Clinical Neuroscience

[Thallium poisoning induced polyneuropathy - clinical and electrophysiological data]


[Introduction - The aim of the study was the electrophysiological investigation of thallium induced polyneuropathy. Beyond the rarity of the illness, the motivation of this work was the possibility of following up the pattern of neuronal damage. Thallium is one of the most toxic heavy metal and its wide use increases the chance of chronic or accidental acute poisoning. The entero-hepatic circulation makes the accumulation of this toxic agent in tissues possible, mostly in neurons, in the epithelial cells of the digestive tract, in the germinative cells of the skin and testicles. In addition to alopecia and digestive complaints, the clinical picture of thallium poisoning is dominated by neurological signs. Severe axonal polyneuropathy develops in almost all cases, with further damage to the retina and impairment of cognitive functions being not unusual. The diagnosis is confirmed by finding high levels of thallium in body fluids, especially in saliva and urine. Case report - Electrophysiological examination of our accidentally poisoned patient revealed severe, sensory-motor, predominant motor axonal polyneuropathy and pointed out some aspects of the pattern of neurotoxic process: the initially distal lesion, the dying-back course and the capacity for regeneration. Conclusion - Because thallium has the same molecular targets as potassium ion thus impairing the energetical supply of the nerve cell, the most effective treatment is carefully loading with potassium. If recognized and treated early, thallium poisoning has a favourable prognosis.]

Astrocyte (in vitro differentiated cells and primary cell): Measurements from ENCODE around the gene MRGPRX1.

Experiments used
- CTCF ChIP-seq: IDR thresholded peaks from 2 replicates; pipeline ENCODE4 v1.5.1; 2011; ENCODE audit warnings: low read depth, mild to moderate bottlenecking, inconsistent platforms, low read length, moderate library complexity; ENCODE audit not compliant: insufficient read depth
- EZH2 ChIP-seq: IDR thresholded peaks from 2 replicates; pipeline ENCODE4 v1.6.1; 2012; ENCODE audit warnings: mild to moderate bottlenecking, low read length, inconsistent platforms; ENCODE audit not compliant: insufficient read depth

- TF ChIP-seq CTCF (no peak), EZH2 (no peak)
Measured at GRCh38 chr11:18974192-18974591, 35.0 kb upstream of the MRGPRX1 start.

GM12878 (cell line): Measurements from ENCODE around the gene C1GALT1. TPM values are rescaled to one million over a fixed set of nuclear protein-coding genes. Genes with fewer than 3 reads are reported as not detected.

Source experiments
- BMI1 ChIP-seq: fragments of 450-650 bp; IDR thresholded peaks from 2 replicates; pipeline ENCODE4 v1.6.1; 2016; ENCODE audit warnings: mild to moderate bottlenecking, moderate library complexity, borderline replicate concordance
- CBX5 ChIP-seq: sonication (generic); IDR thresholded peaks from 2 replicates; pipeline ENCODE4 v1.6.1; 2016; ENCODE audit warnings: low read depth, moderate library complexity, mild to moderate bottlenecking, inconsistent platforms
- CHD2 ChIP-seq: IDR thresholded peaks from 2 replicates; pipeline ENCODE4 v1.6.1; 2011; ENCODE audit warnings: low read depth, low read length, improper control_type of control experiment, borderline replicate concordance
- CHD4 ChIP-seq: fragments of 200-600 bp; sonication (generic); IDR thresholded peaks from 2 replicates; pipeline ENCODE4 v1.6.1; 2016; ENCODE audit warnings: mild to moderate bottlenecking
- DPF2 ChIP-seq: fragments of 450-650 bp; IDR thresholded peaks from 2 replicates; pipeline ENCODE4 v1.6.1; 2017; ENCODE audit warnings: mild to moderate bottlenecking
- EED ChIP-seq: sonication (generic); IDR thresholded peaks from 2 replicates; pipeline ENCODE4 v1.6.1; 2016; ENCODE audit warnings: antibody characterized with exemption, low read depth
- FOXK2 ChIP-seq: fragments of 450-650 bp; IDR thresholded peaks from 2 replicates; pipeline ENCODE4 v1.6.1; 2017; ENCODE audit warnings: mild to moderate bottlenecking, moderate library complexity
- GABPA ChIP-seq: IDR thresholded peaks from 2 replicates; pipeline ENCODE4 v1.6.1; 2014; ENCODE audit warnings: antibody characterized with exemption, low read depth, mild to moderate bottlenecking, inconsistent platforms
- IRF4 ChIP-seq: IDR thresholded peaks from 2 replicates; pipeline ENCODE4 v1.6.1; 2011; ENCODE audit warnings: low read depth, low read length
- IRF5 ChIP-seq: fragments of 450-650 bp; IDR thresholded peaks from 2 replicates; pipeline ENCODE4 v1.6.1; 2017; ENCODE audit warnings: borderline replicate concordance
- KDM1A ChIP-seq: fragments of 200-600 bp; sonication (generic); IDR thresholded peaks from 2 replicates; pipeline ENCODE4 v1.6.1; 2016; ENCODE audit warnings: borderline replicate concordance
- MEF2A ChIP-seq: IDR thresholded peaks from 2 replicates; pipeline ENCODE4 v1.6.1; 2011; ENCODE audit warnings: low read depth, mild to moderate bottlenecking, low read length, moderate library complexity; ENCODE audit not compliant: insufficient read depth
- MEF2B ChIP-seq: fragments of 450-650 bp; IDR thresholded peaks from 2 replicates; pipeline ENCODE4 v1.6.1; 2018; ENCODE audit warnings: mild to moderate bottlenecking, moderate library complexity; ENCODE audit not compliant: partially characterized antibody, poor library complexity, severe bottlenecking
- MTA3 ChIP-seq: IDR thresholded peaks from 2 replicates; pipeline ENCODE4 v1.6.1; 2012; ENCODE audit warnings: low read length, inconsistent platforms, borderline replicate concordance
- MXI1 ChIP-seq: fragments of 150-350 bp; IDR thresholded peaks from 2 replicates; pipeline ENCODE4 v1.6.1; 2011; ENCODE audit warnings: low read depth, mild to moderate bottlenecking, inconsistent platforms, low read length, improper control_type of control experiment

All articles in the issue

Related contents

Clinical Neuroscience

The yield of electroencephalography in syncope

NALBANTOGLU Mecbure, TAN Ozturk Ozlem